August 3, 2022

Pennsylvania Legislature Should Throw Lifeline To Low-Income Students In Failing School Districts | Opinion

By Dr. Laurie Todd-Smith

For many families with at-risk children stuck in underperforming schools, school choice offers what may be the only path to a high-quality education. Fortunately for Pennsylvania families, the state legislature introduced House Bill (HB) 2169 amending the Public-School Code of 1949 to establish a Lifeline scholarship program.

Lifeline scholarships help children in the bottom 15% of high-performing school districts in the state. As a result, low-income students trapped in underperforming schools will have access to better educational opportunities and a real chance for a prosperous future.

In the wake of the COVID-19 pandemic, students have suffered greatly, from school closures to lack of access to academic programs. Distance learning, which many have been forced to resort to, has left students on the sidelines. In Pennsylvania, student scores on standardized tests dropped significantly in all subjects. For example, 78% of eighth graders are not proficient in math and 47% are not proficient in language arts.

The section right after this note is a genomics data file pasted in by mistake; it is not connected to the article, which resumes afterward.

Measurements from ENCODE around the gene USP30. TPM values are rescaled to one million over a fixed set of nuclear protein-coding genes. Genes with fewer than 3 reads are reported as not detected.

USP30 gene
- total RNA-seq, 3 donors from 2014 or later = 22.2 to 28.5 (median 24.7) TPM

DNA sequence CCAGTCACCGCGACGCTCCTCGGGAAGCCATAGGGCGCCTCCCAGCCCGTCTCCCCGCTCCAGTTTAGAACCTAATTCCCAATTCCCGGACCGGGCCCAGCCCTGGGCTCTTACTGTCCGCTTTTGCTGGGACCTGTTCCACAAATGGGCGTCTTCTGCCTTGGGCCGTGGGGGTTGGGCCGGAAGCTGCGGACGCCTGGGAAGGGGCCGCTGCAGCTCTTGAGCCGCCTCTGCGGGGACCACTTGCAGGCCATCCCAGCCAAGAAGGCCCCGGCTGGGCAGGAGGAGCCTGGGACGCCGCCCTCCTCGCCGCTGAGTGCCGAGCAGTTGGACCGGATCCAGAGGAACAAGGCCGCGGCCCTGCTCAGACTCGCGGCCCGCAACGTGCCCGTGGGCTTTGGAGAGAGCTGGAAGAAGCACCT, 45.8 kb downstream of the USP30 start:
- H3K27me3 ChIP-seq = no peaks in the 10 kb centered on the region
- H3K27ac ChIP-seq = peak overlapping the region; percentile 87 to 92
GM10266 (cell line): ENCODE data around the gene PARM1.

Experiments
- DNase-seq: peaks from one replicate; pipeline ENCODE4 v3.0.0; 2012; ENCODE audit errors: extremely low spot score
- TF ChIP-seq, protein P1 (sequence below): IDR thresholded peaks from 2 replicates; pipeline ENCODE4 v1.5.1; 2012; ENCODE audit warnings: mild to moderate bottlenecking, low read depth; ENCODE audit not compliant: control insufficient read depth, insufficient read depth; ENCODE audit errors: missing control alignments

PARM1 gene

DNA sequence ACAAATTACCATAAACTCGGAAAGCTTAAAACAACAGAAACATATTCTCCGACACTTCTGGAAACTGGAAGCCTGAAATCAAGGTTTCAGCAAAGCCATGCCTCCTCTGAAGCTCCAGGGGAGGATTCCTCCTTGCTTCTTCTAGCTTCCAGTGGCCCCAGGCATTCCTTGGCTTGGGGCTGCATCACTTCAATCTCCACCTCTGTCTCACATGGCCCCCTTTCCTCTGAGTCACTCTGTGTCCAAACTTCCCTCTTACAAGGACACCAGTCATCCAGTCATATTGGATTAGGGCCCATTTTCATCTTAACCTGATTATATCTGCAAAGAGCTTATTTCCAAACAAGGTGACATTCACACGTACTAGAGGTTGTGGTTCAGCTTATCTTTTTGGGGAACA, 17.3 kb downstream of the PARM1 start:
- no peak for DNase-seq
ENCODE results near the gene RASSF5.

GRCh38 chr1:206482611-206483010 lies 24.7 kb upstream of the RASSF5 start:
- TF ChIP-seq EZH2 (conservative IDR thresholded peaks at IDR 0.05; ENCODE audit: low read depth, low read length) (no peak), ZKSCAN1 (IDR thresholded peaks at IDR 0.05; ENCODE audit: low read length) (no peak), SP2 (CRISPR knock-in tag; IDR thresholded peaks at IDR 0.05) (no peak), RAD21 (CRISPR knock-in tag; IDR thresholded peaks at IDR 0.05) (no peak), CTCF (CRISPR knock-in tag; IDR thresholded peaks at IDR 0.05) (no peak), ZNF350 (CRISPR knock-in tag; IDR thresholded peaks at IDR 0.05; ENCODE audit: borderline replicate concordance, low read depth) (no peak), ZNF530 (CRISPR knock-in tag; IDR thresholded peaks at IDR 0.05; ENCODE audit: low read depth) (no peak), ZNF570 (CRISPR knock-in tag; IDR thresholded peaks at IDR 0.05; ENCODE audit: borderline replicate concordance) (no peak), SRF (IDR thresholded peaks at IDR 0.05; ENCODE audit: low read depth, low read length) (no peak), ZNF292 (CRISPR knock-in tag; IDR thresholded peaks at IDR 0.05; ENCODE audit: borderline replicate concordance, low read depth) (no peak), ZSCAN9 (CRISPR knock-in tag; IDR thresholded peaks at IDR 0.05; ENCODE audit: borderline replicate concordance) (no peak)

Eighty percent of students attending the poorest 15% of district public schools in Pennsylvania are students of color and low-income children. Additionally, according to the National Bureau of Economic Research, minority students have suffered the most during the pandemic. As a result, neighboring districts have dramatically different levels of academic achievement. These huge achievement gaps must be closed by empowering families to make the best decision for their children. As we emerge from the pandemic, we must protect the future of our communities, our children and their path to prosperity.

Students eligible for a Lifeline Scholarship include, but are not limited to, foster children or children with a parent or legal guardian on full-time active duty in the United States Armed Forces.

Minority students in the bottom 15% of high-performing school districts will also have access to these funds. Students can use the funds to cover tuition, fees and uniforms, tutoring, special education or therapies for students with disabilities, and costs associated with assessing and identifying needs specials. As a result, HB 2169 would provide a pathway to success for many students and families.

We have the ability, but even more, the responsibility as a community to showcase whatever is available to our most valuable assets. Now is the time for Pennsylvania lawmakers to expedite the passage of HB 2169 to establish the Lifeline scholarship program. Children are our future – let’s give them every opportunity to succeed by empowering their parents.

Laurie Todd-Smith, Ph.D., is director of the Center for Education Opportunity at America First Policy Institute. She has 30 years of teaching experience.